The opinion of the court was delivered by: Judge Sylvia H. Rambo
Before the court is Plaintiff R.T.'s motion for a temporary restraining order or, in the alternative, for a preliminary injunction upon Defendant South Eastern School District (improperly pled as "Southeastern York County School District") to enroll his son, J.S., for the remainder of the school year. (Doc. 2.) Because the court concludes that it lacks subject matter jurisdiction over this case, it will order this case to be closed.
J.S. is the minor son of Plaintiff R.T. J.S. began 8th grade at South Eastern Middle School - East ("SEMS - East") in the South Eastern School District ("School District") in York County, Pennsylvania. Over two days in early November, J.S. ingested four pills of Metadate - a time-release version of the prescription drug Ritalin, used to treat ADHD - given to him by a friend. Doing so violated the student conduct code of the South Eastern School District. After an informal disciplinary hearing on November 13, 2006, J.S. was suspended and the matter was referred to the Superintendent of Schools for the School District.
While J.S. was suspended he was tested for ADD and ADHD by a private doctor. He was diagnosed as having ADD - inattentive type or ADHD. J.S. was also assessed by the psychologist for the School District. She determined that J.S.'s diagnosis did not qualify him as a "child with a disability" as defined in the Individuals with Disabilities Education Act ("IDEA"), 20 U.S.C. § 1401(3). Therefore, he was deemed ineligible for the protections of that Act.
On December 21, 2006, R.T. and some of J.S.'s teachers and administrators met to determine whether J.S.'s action in taking the Metadate was a manifestation of his ADD or ADHD. This manifestation determination was conducted under § 504 of the Rehabilitation Act of 1973, 29 U.S.C. § 794. Over the objections of R.T., the group decided that obtaining and ingesting the pills was not a manifestation of J.S.'s disability. R.T. appealed the decision to a hearing officer. On January 24, 2007, the hearing officer issued a written decision and order. She concluded that J.S. qualified as a "child with a disability" under the IDEA, that he was in need of special education and related services under the IDEA, and taking the Metadate was a manifestation of his disability.
During the time between the manifestation determination and the hearing officer's decision, J.S. was formally expelled from school on January 3, 2007. Because his expulsion stemmed from a manifestation of his disability, the hearing officer ordered him reinstated to his regular education classes at SEMS -East. On February 9, 2007, the School District filed an appeal of the hearing officer's findings of fact and conclusions of law.
R.T. filed his complaint on February 6, 2007. (Doc. 1.) On the same date, he filed a motion for a temporary restraining order requiring the School District to allow J.S. to finish the school year at SEMS - East and a brief in support of the motion. (Doc. 2.) The School District filed a brief in opposition to the motion on February 12, 2007. (Doc. 9.) This court held a hearing on the motion on February 13, 2007. Accordingly, the matter is ripe for disposition.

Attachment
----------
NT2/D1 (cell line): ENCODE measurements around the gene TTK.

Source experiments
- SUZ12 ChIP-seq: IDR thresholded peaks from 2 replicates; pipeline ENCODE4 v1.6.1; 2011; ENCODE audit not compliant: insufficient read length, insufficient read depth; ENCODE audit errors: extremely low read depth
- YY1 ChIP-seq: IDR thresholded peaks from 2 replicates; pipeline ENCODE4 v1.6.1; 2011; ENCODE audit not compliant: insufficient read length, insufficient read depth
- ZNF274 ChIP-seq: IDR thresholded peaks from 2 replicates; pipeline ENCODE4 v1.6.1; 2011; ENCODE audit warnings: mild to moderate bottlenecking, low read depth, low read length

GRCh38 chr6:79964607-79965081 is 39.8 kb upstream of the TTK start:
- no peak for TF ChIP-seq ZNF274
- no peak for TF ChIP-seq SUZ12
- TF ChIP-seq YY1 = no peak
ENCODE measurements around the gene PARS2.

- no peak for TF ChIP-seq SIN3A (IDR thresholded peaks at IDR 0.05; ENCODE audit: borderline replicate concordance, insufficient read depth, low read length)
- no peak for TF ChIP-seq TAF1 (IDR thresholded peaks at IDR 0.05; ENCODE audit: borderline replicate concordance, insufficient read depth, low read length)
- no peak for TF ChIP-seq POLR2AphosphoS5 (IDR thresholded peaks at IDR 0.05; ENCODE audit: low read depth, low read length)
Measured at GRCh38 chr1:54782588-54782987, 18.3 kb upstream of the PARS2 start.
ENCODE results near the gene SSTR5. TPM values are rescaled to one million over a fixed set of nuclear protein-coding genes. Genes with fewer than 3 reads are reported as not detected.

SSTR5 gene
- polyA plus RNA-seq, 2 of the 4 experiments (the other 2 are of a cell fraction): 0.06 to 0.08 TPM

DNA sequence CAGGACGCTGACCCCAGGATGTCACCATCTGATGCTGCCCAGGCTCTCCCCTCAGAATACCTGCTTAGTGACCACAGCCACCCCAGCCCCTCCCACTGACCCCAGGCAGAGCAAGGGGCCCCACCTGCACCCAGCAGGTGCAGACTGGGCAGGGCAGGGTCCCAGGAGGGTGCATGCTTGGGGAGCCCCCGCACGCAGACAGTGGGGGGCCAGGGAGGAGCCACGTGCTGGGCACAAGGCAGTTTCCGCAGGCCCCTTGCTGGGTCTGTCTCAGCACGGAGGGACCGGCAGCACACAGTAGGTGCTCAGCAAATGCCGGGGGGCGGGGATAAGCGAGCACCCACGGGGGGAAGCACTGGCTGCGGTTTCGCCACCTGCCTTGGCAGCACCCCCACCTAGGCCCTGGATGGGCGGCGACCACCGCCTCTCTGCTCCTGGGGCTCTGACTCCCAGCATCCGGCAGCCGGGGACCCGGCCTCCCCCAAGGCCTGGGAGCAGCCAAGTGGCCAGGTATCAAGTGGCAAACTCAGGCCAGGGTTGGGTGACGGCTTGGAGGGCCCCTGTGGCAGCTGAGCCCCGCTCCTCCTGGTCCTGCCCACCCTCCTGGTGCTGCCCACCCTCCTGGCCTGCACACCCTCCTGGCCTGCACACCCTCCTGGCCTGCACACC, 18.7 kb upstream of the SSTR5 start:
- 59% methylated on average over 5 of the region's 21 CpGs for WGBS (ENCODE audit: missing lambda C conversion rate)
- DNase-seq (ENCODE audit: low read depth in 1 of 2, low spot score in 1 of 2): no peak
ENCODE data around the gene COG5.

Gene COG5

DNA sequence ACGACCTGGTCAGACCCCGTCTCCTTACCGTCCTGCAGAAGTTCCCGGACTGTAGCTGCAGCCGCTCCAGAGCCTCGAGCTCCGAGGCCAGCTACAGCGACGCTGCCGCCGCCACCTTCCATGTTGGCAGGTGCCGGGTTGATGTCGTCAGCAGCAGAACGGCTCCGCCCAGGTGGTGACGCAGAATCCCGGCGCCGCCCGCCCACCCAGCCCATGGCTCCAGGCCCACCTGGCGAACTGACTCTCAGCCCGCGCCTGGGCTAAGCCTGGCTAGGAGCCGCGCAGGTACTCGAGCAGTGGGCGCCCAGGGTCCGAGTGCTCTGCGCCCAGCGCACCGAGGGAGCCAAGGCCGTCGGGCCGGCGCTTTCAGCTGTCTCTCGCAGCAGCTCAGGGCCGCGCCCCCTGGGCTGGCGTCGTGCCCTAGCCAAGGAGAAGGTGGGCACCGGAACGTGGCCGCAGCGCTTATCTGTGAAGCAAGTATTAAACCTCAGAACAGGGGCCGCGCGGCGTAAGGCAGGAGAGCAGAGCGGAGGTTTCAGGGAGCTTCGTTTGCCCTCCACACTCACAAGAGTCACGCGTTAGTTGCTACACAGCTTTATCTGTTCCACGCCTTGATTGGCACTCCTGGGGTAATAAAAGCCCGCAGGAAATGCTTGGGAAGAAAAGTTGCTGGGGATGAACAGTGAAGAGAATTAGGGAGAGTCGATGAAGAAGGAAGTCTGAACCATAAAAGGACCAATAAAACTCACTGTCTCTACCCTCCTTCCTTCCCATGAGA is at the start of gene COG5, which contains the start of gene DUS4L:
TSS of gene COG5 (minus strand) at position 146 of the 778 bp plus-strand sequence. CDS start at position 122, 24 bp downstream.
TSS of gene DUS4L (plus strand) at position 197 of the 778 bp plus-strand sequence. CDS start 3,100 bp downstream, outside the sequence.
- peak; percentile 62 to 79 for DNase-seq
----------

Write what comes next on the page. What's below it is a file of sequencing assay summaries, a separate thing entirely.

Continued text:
The IDEA imposes upon States that choose to accept funding under the Act an affirmative duty to provide a free, appropriate public education to school-age children with disabilities. 20 U.S.C. § 1415(a). A State, or its educational agencies, must establish procedures to ensure that such children with disabilities are protected by the IDEA. § 1415(b). One protection of the IDEA is that a student with a disability may not be expelled for violating the student code of conduct without receiving the benefit of a "manifestation determination." See § 1415(k)(1)(E). At the manifestation determination, the parent and relevant educators review the student's file and behavior to evaluate whether the conduct at issue "was caused by, or had a direct and substantial relationship to, the child's disability" or "was the direct result of the local educational agency's failure to implement" an individual education plan for the student. § 1415(k)(1)(E)(i). If the student's behavior is deemed to have been a manifestation of his disability, the student's expulsion will be vacated and he will be restored to his regular educational program. See § 1415(k)(1)(F)(iii).
A parent aggrieved by the decision made at a manifestation determination has the right to request an impartial due process hearing. § 1415(f)(1)(A). The decision issued at the due process hearing is the final administrative action, unless there is a right of appeal to the State educational agency. § 1415(i)(1)(A); § 1415(g). Pennsylvania provides such a right. 22 Pa. Code § 14.162; Carlisle Area Sch. v Scott P., 62 F.3d 520, (3d Cir. 1995). Thus, either party to the due process hearing, the parent or the school district, may appeal the decision of the hearing officer. 20 U.S.C. § 1415(g); 22 Pa. Code § 14.162(o). The decision of the appeals panel is the final administrative decision in the matter.
20 U.S.C. § 1415(i)(1)(B); 22 Pa. Code § 14.162(o). Once the parties have exhausted their administrative remedies and appeals, an aggrieved party has the right to file a civil action in any State court of competent jurisdiction or in a United States District ...